At long last, Mets add Sanchez to fold

At long last, Mets add Sanchez to fold

NEW YORK -- He's a veteran, sure, but Duaner Sanchez still strolled around Shea Stadium's home clubhouse on Tuesday afternoon as if he had never before stepped inside. Some teammates got hugs. Others, high fives. Removed from the Mets for only two weeks to start the season, Sanchez still seemed a bit amazed by the ordinary.

"I haven't felt like this for about two years," he said. "It feels like my first day in the big leagues. It's pretty exciting right now. There are a lot of things going through my mind right now, but everything is just positive stuff."

The Mets activated Sanchez from the disabled list before Tuesday's game against the Nationals, clearing the way for their once prized setup man to see his first Major League action since 2006. Two right shoulder surgeries had since derailed his career, so when the Mets optioned fellow reliever Carlos Muniz to Triple-A New Orleans on Tuesday in order to clear out roster space, Sanchez's path back to relevance was complete.

"I'm really confident about what I do and how I pitch, and I feel ready," Sanchez said. "So we're just going to wait and see."

First injured in a taxi accident in July 2006, Sanchez underwent surgery to repair his separated right shoulder, missing the end of a season that saw him finish 5-1 with a career-best 2.60 ERA in 49 appearances. His return to the Mets appeared on schedule for the following season, before a hairline fracture of a bone in that same shoulder forced him to undergo a second operation. Sanchez spent all of the 2007 season in a rehabilitation program.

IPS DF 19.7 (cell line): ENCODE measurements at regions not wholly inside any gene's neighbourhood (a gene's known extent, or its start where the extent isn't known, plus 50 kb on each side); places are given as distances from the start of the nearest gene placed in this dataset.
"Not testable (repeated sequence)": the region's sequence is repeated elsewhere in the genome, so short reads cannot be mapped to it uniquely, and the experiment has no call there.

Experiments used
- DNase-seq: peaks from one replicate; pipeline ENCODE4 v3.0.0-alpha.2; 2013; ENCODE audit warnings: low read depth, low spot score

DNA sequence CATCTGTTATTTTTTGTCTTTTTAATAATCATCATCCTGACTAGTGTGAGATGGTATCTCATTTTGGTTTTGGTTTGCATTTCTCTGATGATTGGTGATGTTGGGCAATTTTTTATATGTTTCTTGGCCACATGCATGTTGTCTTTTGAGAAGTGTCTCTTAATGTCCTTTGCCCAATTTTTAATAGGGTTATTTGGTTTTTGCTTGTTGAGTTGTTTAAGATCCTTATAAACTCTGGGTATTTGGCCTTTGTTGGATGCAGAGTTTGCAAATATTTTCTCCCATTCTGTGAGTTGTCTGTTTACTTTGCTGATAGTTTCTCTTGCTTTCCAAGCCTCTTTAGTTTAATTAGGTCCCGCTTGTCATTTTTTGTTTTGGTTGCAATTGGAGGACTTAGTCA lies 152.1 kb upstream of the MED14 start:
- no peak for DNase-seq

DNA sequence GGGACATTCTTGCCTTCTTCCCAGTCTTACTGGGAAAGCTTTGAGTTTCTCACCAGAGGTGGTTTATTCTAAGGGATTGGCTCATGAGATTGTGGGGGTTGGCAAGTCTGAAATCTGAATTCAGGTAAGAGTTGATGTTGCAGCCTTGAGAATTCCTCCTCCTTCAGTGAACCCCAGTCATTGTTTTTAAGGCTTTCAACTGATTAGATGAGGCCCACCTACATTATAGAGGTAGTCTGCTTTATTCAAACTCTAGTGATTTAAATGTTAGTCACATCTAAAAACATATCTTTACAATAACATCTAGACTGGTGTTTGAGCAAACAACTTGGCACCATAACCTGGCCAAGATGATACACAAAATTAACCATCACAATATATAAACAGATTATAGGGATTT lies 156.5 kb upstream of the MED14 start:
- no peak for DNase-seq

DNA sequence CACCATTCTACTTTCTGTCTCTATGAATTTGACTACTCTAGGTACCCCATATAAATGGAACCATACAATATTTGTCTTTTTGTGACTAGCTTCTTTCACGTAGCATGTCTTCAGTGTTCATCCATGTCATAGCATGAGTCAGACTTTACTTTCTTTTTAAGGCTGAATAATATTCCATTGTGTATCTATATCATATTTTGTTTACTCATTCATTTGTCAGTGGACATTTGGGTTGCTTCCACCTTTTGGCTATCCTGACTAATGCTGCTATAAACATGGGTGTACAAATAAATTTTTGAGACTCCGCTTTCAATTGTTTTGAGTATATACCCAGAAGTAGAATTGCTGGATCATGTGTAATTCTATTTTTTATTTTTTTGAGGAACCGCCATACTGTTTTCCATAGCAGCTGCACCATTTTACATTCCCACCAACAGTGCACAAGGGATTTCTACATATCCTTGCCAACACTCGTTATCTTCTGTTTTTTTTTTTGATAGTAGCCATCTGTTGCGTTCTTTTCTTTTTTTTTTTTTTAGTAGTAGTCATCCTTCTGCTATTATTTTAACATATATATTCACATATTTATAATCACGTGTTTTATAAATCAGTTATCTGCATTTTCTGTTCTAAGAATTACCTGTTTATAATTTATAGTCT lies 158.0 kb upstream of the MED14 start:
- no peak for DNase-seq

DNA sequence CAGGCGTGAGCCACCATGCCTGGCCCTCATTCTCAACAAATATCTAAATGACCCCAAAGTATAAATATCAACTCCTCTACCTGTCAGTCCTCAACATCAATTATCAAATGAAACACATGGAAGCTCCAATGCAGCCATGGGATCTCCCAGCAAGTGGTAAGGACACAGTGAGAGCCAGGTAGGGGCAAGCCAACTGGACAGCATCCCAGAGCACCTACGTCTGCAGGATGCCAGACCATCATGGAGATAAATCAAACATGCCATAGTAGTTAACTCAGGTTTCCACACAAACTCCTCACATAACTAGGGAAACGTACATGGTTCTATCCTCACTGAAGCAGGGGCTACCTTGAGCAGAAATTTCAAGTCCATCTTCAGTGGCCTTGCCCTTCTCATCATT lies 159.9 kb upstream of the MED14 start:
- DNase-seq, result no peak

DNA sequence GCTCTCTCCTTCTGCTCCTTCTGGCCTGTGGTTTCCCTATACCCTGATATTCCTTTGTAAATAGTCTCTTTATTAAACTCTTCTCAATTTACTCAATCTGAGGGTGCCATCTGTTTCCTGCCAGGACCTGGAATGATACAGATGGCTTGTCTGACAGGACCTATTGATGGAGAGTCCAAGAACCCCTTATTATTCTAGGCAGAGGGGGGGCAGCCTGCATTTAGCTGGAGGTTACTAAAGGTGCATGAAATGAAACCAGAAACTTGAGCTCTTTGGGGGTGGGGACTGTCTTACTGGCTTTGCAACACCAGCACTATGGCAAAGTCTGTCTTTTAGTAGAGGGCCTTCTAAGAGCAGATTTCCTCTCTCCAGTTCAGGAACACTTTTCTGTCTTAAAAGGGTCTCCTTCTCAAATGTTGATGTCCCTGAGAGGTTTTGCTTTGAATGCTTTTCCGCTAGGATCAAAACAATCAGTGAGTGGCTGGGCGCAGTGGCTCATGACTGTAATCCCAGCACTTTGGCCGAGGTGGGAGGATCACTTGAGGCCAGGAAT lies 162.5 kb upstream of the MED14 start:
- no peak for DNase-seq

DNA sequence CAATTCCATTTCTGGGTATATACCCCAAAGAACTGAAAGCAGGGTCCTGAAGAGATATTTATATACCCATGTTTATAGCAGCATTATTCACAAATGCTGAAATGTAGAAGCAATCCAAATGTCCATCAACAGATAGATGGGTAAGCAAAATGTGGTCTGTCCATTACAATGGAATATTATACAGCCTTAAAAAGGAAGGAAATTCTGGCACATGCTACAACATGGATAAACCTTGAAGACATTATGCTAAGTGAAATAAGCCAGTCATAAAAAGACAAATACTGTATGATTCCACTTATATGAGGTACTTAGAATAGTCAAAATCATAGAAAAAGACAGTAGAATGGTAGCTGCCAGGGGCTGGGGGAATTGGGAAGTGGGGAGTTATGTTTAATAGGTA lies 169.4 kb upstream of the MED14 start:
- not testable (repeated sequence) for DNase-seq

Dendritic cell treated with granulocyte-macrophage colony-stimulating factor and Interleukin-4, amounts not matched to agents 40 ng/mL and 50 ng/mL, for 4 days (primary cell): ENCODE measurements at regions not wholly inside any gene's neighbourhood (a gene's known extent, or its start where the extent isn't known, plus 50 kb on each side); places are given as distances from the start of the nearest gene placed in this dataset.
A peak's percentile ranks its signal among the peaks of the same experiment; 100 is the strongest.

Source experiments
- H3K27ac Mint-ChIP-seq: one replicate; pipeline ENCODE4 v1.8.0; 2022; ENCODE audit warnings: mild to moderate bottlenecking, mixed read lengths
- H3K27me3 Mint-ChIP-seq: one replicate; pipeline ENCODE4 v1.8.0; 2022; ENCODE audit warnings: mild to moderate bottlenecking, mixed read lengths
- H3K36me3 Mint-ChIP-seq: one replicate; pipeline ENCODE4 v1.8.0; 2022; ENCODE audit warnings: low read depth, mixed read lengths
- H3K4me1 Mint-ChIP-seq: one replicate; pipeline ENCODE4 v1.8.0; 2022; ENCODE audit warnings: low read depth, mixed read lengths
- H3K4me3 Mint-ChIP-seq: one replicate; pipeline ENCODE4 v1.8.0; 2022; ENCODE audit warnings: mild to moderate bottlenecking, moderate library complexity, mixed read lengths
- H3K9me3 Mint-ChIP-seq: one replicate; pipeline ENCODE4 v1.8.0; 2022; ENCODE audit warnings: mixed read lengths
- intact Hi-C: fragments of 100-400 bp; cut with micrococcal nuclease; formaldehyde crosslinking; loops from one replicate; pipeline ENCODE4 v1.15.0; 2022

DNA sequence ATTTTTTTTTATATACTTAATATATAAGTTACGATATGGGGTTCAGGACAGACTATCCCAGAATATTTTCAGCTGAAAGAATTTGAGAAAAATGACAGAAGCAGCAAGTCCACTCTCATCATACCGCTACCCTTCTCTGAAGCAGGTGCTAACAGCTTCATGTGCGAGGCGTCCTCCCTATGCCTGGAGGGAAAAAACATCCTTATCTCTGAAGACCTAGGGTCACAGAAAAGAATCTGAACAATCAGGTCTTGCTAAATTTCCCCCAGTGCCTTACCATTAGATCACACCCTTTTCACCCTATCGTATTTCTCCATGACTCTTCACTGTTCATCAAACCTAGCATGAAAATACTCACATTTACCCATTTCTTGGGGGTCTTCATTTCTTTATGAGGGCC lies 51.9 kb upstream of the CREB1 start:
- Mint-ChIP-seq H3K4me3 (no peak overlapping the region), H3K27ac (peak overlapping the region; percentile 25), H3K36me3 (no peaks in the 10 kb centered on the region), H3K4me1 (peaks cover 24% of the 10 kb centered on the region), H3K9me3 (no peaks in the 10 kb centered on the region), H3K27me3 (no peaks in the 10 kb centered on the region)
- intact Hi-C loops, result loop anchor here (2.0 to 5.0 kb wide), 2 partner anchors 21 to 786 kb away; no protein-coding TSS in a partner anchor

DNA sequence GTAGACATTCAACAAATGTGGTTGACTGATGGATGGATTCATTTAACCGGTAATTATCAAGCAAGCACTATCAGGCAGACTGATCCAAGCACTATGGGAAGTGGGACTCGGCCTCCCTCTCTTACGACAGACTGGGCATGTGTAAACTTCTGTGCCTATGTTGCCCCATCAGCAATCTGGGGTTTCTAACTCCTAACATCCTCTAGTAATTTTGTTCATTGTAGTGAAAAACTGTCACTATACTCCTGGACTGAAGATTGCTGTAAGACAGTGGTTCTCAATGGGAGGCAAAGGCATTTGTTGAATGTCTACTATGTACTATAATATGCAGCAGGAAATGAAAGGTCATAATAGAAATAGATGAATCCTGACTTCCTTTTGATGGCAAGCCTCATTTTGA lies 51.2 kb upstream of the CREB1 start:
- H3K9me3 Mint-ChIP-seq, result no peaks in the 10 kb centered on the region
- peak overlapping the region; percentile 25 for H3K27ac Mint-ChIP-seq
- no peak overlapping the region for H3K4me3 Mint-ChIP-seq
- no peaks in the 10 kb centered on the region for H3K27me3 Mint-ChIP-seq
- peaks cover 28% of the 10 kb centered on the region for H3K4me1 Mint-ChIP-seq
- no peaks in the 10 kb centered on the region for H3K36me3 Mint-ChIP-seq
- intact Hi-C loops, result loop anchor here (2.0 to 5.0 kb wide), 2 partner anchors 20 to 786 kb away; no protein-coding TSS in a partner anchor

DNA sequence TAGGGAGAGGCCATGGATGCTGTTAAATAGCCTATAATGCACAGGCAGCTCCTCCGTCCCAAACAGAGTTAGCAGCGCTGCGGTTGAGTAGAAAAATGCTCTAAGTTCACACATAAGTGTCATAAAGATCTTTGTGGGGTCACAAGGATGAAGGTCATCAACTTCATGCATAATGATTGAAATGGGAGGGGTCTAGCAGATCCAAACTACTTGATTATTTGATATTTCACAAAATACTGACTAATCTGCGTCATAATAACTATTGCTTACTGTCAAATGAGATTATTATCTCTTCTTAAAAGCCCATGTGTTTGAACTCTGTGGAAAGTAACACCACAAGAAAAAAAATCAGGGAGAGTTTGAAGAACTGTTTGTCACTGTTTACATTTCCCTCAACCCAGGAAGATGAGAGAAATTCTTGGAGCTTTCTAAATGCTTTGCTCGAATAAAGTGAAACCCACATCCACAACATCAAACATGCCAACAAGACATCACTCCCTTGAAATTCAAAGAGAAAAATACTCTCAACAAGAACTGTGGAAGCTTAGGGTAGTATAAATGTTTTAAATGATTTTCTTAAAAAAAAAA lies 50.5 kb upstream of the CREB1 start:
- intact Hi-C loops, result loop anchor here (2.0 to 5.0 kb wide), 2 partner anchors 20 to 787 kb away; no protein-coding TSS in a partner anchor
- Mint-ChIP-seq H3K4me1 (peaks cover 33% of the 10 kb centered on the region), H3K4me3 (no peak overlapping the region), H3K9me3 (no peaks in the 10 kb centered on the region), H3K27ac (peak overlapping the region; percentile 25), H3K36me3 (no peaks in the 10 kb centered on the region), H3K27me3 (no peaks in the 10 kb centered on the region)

Though he returned to the Mets during this past Spring Training, his shoulder remained weak and the Mets, understandably cautious, did not rush him. Instead, they put a mark on their calendar for the middle of April, and set a corresponding goal for Sanchez: Once he could pitch in back-to-back games without trouble, he would rejoin the Mets.

Those outings came on Friday and Saturday with New Orleans, and he completed them both unscathed and uninjured. Done with being a Zephyr, Sanchez was again a Met.

"There are going to be a lot of things in the road, just like there had been the last few years," Sanchez said. "If there are things in the road, I'll kick them to the side and just keep walking through them, and keep working hard."

He's now passed every test the Mets have created for him. He's pitched one inning in back-to-back games and two innings in another, and done it all while feeling little more than "normal" soreness. Though he needed additional recovery time between outings at the onset of Spring Training, Sanchez will no longer follow that altered schedule. He'll pitch right away, and he'll pitch as often as manager Willie Randolph deems appropriate.

"I'm already here," Sanchez said. "There's no limitation when you're up here. If I'm here, I've got to be the same as everybody else."

Still, Randolph said he would exercise caution with his most fragile reliever -- a return to his old setup role won't be immediate. And Sanchez, for his part, noted that he won't yet boast the same levels of strength or endurance that he'll expect later this summer.

Not that it matters much for his psyche, which has recovered even better than his shoulder.

"I'm still excited right now," Sanchez said. "There are a lot of things going on right now, a lot of excitement. I'm just glad to be back here."

Anthony DiComo is a reporter for MLB.com. This story was not subject to the approval of Major League Baseball or its clubs.